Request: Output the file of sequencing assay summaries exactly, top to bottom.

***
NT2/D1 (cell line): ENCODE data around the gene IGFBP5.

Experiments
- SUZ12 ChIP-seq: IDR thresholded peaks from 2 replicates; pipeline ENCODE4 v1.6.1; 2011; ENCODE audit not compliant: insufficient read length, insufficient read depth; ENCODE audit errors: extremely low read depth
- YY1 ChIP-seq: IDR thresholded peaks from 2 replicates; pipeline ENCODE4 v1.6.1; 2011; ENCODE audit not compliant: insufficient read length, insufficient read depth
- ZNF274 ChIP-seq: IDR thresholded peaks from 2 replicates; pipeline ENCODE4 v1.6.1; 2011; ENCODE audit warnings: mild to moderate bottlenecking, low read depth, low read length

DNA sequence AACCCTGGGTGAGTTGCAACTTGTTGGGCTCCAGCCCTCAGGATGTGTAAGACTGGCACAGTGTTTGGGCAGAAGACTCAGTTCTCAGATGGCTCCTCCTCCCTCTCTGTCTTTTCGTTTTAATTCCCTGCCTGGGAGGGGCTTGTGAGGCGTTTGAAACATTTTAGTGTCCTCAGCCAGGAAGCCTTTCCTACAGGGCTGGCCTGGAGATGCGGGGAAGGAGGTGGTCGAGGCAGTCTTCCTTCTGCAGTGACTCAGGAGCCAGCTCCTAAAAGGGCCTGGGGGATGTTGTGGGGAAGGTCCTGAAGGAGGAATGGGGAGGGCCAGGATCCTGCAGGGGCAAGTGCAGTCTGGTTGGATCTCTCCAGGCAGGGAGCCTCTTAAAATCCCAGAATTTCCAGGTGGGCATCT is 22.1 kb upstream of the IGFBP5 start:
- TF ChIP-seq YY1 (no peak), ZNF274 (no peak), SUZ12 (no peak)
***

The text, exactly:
NT2/D1 (cell line): ENCODE data around the gene IGFBP5.

Experiments
- SUZ12 ChIP-seq: IDR thresholded peaks from 2 replicates; pipeline ENCODE4 v1.6.1; 2011; ENCODE audit not compliant: insufficient read length, insufficient read depth; ENCODE audit errors: extremely low read depth
- YY1 ChIP-seq: IDR thresholded peaks from 2 replicates; pipeline ENCODE4 v1.6.1; 2011; ENCODE audit not compliant: insufficient read length, insufficient read depth
- ZNF274 ChIP-seq: IDR thresholded peaks from 2 replicates; pipeline ENCODE4 v1.6.1; 2011; ENCODE audit warnings: mild to moderate bottlenecking, low read depth, low read length

DNA sequence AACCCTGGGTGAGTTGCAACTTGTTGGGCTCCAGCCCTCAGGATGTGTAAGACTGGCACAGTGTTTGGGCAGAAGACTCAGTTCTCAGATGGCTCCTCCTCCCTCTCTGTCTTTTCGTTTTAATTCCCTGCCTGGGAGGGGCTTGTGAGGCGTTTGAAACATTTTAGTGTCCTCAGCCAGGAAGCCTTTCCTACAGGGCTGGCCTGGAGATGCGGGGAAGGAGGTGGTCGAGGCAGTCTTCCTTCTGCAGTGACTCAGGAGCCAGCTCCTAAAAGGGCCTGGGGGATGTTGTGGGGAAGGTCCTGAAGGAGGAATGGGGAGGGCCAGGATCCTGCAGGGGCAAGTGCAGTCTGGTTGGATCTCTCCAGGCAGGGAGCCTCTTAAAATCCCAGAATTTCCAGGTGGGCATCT is 22.1 kb upstream of the IGFBP5 start:
- TF ChIP-seq YY1 (no peak), ZNF274 (no peak), SUZ12 (no peak)